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Charlie Hunt | The Cabin Hunter's Mandolin

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Folk: Progressive Folk Folk: Contra Dance Moods: Type: Instrumental
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The Cabin Hunter's Mandolin

by Charlie Hunt

Mandolin: Folk, New Acoustic/Contra Dance
Genre: Folk: Progressive Folk
Release Date: 

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  Song Share Time Download
1. String of Trucks Medley: String of Trucks/The Phoenix/ Empty Poc
4:38 album only
2. Horizonto
3:24 album only
3. September Waltz Medley: September Waltz/ The Old Madeira Waltz
4:07 album only
4. Big John McNiel's Medley: Big John McNeil's/John Sharp's Tune
4:43 album only
5. Samanda Lynn
4:19 album only
6. Charmy Chaplin
3:40 album only
7. Sunny Side of Heaven
3:10 album only
8. The Italian Polka/Entrance of the Gladiators
3:03 album only
9. Here Comes the Sun
2:48 album only
10. Fairbanks Medley: Fairbanks/Lost in the Loop/The Gypsy
4:58 album only


Album Notes
Charlie Hunt is a mandolin player living in Fairbanks, the Northern most city in Alaska. His new CD, The Cabin Hunter’s Mandolin, is Charlie’s first CD. It is an eclectic blend of instrumental tunes selected and played by Charlie with help from some of Fairbanks Alaska’s finest acoustic musicians. The CD is a reflection of Charlie’s ranging interest in varied music genres: folk, rock, new acoustic and his experience playing contra dance music. Originally hailing from Rhode Island, Charlie has been living and playing music in Fairbanks for 26 years. While living in Rhode Island, he took classical mandolin lessons from the renowned fretted instrument teacher Hibbard Perry. Mr. Perry had recently founded the Providence Mandolin orchestra and asked Charlie to join playing second mandolin. Charlie’s interest in musical arrangement and harmony stemmed from playing in the second mandolin section of the orchestra. Charlie later worked in Germany and played in The Jolly Beggarmen with Irish and Scottish musicians. This band morphed into Puzzle which included a German folk couple. The German couple sometimes sang in Platt Deutsch, or Low German spoken in the lowlands of Northern Europe. In 1982, Charlie transferred to a position in Fairbanks, Alaska. He arrived in Fairbanks with little more than the clothes on his back, a civil service job and his mandolin. He was immediately absorbed into a thriving folk music community. He became a member of the Cabin Hunters, a loose association of musicians interested in Celtic Music. The band was named after an Irish tune, and because the members of the band were desperate to find a place to live in the post pipeline era in Fairbanks. In 1983, Charlie found his cabin which he still lives in to this day. The rest of the members followed their dreams outside of Alaska.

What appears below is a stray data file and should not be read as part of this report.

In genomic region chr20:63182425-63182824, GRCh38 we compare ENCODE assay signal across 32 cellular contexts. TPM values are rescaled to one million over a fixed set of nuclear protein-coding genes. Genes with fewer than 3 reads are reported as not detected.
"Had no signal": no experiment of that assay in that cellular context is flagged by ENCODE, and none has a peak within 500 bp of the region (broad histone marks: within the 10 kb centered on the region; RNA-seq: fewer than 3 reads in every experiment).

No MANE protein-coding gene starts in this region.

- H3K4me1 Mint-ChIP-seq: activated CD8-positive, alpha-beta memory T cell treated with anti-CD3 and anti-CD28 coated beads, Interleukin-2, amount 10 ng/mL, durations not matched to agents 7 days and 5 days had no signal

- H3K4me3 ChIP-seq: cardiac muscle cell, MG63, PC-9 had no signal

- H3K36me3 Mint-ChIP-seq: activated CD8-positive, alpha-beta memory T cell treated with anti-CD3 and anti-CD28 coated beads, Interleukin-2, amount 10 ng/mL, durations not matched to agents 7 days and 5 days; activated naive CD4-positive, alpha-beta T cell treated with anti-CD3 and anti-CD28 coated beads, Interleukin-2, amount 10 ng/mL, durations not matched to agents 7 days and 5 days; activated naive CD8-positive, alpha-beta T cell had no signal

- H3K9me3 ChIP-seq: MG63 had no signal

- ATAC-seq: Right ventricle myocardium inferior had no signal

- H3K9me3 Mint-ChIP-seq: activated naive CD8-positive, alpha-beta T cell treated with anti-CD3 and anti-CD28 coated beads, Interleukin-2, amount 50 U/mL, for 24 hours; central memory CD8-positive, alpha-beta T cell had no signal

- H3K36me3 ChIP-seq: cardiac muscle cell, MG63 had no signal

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Charles Hunt

News Miner interview with Charlie Hunt
On the Hunt for music? Check out 'Cabin Hunter's Mandolin'
By Glenn BurnSilver
Published Friday, February 13, 2009 in the Fairbanks Daily News Miner, Fairbanks, Alaska
FAIRBANKS — Mandolin player Charlie Hunt has spent years playing other people’s songs, appearing as a sideman on various recordings, and performing in numerous bands. Now, Hunt has decided to step out front with his debut recording, “The Cabin Hunter’s Mandolin.”
Hunt said the project took three years to complete, but in reality, it is based on a lifetime of work. The fact that he’s only now getting around to releasing the album suggests the simple enjoyment of playing music was more important to him than the posterity of attaching one’s name to the songs.